Last night was one for the books, especially for Stefanie Germanotta, who took home the Young Artist Award at The Americans for The Arts 2015 National Arts Awards at Cipriani 42nd St. The songstress known better to us all as Lady Gaga was celebrated by her art world peers including The Museum of Modern Art’s Klaus Biesenbach, who introduced the award winner.
“I was tempted to do an anecdote, but I shouldn’t,” the German-born MoMA curator said during his speech praising Ms. Germanotta. “Ok just one anecdote. A couple of years ago-her world tour. I had heard you in a full stadium, and I had heard you sing in a car, but somehow you knew I was in Berlin. You were filling a stadium in Berlin, and said, ‘You have to come, there is a concert.’ And I said, ‘I’m hosting a small artists party.’ You said, ‘Bring the artists!’ I said, ‘It’s like 40 artists.’ Bring all of them. We ended up at 2 a.m. with all of the artists on her tour bus visiting exhibitions. This is true generosity, but also true openness.”
Gaga accepted her award in a winding, unscripted 10-minute speech holding back tears. “While art can make you foolish and wild, it has also always been a warm blanket for me to admire, something I knew that would always be there for me. It was always the byproduct, the unicorn, the fantasy that arose from whatever struggle I was experiencing, whatever torment I possessed. So I’m here today to say thank you so much to all of you for honoring me with this, because I don’t think there is a single award that is more meaningful to me than this one,” she said with her parents looking on.
“I am here tonight because not only have you accepted me, but you have accepted somebody that is actually not Lady Gaga,” she added. “My name is Stephanie Joanne Angelina Germanotta. I am an Italian-American artist living in New York City. I was not born blonde, like my mother will have you believe. I, over time, watched so many movies, and read so many books, and made so much art, and met so many sculptors, filmmakers, prose writers, musicians, and sidewalk artists that I invented something that was much stronger than I could have been on my own.”
She also recalled her rehab residency with performance artist Marina Abramovic in upstate New York, which she used to kick her 15-joint-per-day Marijuana habit she developed while coping with a hip injury. “Thank you Marina Abramovic for the best rehab I’ve ever had,” she said diving into her imitation of the performance artist’s terse Eastern European accent. “‘You eat art only. Nothing else for three days. You stand here in lake. So cold. I come back. Four hours. If it’s not four hours, it’s not long duration. Goodbye.’ These are the people that remind me why I’m here. I’m so inspired every day. I’d rather be here any night of the week than anywhere in Hollywood. This has been the best. We’re at Cipriani. This is real old New York. Thank you so much, and I’m so sorry I talked for so long it’s just, this is the best thing that’s ever happened to me!”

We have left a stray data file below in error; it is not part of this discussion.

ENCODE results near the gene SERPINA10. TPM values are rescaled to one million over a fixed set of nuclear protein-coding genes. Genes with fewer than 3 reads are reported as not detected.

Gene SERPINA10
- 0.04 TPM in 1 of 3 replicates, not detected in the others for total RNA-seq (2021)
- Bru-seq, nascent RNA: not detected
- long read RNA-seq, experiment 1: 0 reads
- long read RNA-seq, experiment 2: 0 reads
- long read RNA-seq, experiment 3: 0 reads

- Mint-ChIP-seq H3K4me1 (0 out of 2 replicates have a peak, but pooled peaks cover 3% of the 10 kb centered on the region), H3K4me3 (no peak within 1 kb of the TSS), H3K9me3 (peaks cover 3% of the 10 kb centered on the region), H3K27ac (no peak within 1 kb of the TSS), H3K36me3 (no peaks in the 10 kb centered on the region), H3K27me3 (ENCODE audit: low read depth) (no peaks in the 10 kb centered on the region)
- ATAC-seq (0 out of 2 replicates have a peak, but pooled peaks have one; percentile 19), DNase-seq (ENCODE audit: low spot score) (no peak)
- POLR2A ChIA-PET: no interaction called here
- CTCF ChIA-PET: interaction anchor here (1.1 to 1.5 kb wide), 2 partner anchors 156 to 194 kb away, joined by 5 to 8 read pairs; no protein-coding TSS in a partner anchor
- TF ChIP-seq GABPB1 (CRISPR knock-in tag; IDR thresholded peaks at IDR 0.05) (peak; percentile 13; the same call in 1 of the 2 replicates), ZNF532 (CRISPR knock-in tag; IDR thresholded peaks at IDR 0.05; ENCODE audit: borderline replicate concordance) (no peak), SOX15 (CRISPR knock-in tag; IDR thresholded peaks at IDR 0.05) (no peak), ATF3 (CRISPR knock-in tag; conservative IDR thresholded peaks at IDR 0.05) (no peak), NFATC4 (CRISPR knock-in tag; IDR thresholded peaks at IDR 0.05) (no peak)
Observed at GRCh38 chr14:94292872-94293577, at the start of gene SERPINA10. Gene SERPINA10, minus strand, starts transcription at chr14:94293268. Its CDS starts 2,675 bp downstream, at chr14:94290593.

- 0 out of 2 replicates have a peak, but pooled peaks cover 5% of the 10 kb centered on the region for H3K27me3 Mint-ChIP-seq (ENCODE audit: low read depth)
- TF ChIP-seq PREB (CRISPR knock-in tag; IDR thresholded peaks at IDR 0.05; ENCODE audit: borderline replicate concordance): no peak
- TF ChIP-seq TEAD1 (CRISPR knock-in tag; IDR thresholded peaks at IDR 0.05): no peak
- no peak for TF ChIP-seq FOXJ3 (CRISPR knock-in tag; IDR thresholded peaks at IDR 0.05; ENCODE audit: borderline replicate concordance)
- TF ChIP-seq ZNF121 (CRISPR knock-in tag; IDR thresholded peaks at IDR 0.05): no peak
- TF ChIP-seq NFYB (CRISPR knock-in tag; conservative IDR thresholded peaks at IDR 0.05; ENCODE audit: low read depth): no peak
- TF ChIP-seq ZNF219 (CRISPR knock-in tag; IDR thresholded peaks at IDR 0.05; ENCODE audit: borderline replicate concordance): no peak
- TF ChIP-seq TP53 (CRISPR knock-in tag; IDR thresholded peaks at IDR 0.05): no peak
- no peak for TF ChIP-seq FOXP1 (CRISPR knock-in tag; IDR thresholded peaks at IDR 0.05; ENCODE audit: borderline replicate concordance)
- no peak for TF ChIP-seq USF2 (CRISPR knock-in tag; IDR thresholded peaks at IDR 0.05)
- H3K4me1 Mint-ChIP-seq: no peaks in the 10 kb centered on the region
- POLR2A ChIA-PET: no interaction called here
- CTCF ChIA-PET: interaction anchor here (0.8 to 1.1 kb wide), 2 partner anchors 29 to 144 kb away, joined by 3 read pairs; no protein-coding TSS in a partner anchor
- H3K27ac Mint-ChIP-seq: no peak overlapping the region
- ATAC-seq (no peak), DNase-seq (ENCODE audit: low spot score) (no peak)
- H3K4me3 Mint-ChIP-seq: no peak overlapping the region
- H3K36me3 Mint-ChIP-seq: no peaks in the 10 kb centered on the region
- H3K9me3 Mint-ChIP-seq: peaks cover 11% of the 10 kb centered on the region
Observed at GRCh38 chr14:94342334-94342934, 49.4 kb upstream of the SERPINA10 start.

Other honorees included Maria Bell, who took home the Legacy Award presented by Jeff Koons, Wal-Mart heiress Alice Walton who won the Arts Education Award for her newly developed Crystal Bridges Museum of American Art in Arkansas’ Ozark Forest, and Sophia Loren, who was presented by director Rob Marshall with the Carolyn Clark Powers Lifetime Achievement Award. “Of course I don’t like to make speeches,” Ms. Loren joked. “It’s very, very difficult for me, because I’m asked to act words written for me when I make films. It’s much easier.”
Jazz legend Herbie Hancock was awarded too, and by fellow music legend Paul Simon no less, with the Outstanding Contributions to the Arts Award. “When you give an award for outstanding contributions to the arts to an artist, it’s for going beyond that artist’s own talent, which in the case of Herbie Hancock is enough to take our breath away. I didn’t write this,” Mr. Simon said with laughs from the crowd. “I’m not disagreeing with it! He’s a modern music icon, which as we just discussed backstage basically means you’re old. He has played with the greats from jazz to classical, and R&B to hip-hop. He’s won 14 Grammys and an Oscar. I’ve recorded with him, and it’s a real pleasure to be in the studio with somebody who is that gifted, and that smart—and that late. He makes me feel on time!”